Many media headlines mentioned weak Japanese exports data yesterday, but I found the details of the report more interesting than the headlines weakness. Not to beat a dead horse, but the magnitude of the Chinese slowdown seems to be gathering steam each month. For example, here is a chart courtesy of Markit Economics displaying the annual % change in Japanese exports to the U.S., Europe, and China:
What jumps out to me on this chart is the tremendous growth in exports to China throughout 2010 (partly due to the Chinese stimulus package, partly due to global growth recovering), in stark contrast to the past year, when exports to China have been down almost every month on a year over year basis. Exports to Europe have been especially weak in the summer of 2012, which is not as surprising given the state of affairs over there. Finally, the exports to the U.S. were much stronger in the spring of 2012, but that’s a distortion due to the Japanese earthquake in March 2011, after which the auto sector was affected by supply issues, hurting exports in 2011, and essentially boosting the yoy comparison in 2012.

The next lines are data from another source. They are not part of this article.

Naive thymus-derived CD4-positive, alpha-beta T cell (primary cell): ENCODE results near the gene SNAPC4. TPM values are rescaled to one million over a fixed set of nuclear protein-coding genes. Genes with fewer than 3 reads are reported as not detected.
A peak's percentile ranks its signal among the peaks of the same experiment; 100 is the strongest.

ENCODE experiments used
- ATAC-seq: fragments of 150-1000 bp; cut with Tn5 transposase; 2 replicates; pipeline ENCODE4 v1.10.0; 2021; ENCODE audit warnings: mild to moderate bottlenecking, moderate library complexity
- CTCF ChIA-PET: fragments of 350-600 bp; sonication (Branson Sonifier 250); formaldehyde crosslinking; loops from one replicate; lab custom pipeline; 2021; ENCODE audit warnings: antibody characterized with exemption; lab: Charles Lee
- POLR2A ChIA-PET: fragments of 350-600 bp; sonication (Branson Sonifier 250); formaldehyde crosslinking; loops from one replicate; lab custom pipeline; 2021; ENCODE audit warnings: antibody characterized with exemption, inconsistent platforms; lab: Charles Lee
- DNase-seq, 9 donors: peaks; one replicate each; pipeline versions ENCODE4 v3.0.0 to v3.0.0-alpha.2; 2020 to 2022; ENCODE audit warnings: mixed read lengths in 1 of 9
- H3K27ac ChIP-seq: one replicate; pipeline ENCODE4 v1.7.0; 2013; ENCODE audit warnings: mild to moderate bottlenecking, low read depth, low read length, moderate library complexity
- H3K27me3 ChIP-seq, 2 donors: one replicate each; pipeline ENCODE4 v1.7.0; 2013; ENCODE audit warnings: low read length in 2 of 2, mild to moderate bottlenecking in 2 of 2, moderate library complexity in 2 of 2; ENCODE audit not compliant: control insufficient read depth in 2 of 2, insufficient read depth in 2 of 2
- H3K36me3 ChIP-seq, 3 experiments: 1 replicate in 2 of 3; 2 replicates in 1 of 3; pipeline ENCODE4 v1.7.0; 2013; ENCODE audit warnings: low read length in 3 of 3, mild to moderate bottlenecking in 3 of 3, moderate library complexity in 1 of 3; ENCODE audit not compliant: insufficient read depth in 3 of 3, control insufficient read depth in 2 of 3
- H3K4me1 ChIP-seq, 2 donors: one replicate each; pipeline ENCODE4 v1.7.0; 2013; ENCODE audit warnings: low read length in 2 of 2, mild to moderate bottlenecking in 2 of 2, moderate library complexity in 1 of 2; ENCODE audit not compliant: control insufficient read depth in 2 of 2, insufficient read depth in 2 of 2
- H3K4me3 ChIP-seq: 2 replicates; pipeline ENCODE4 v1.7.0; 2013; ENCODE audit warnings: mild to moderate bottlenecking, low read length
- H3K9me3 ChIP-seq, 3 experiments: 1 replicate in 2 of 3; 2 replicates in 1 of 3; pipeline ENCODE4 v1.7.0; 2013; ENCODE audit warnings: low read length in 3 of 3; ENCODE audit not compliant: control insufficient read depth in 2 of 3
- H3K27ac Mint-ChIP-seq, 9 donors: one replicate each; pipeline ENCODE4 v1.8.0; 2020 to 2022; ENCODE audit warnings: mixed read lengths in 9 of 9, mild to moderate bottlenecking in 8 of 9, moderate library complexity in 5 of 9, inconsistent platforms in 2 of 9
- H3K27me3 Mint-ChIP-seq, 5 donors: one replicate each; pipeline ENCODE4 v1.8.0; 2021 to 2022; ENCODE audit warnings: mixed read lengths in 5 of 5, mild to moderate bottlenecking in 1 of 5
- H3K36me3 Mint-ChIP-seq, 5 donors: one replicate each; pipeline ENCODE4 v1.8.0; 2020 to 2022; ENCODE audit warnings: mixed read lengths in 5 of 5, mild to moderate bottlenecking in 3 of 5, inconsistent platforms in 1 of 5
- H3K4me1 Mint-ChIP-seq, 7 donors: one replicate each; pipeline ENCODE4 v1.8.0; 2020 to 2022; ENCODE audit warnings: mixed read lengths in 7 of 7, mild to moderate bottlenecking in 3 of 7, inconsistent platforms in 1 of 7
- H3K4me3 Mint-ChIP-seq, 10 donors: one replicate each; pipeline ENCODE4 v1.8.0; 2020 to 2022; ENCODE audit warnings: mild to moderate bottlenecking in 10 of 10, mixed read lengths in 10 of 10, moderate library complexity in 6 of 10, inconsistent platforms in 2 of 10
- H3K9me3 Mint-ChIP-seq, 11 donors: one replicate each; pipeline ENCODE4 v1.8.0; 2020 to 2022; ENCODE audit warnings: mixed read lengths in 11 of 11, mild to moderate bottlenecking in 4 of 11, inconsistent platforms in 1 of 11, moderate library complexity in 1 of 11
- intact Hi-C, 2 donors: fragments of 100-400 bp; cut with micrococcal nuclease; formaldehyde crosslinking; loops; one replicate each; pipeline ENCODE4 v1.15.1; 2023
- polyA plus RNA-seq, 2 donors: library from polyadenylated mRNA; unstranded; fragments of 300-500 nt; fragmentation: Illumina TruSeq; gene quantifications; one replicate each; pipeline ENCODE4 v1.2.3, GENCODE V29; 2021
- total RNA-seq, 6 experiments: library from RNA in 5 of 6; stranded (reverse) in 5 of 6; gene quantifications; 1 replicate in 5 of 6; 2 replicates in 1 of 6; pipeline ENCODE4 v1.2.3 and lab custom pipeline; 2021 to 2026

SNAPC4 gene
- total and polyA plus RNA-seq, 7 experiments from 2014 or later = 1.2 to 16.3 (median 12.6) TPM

This chart is another clear demonstration of the weakness in Chinese and European demand compared to 2010 and 2011. Our focus on the multinationals dependent on Chinese demand will continue going forward.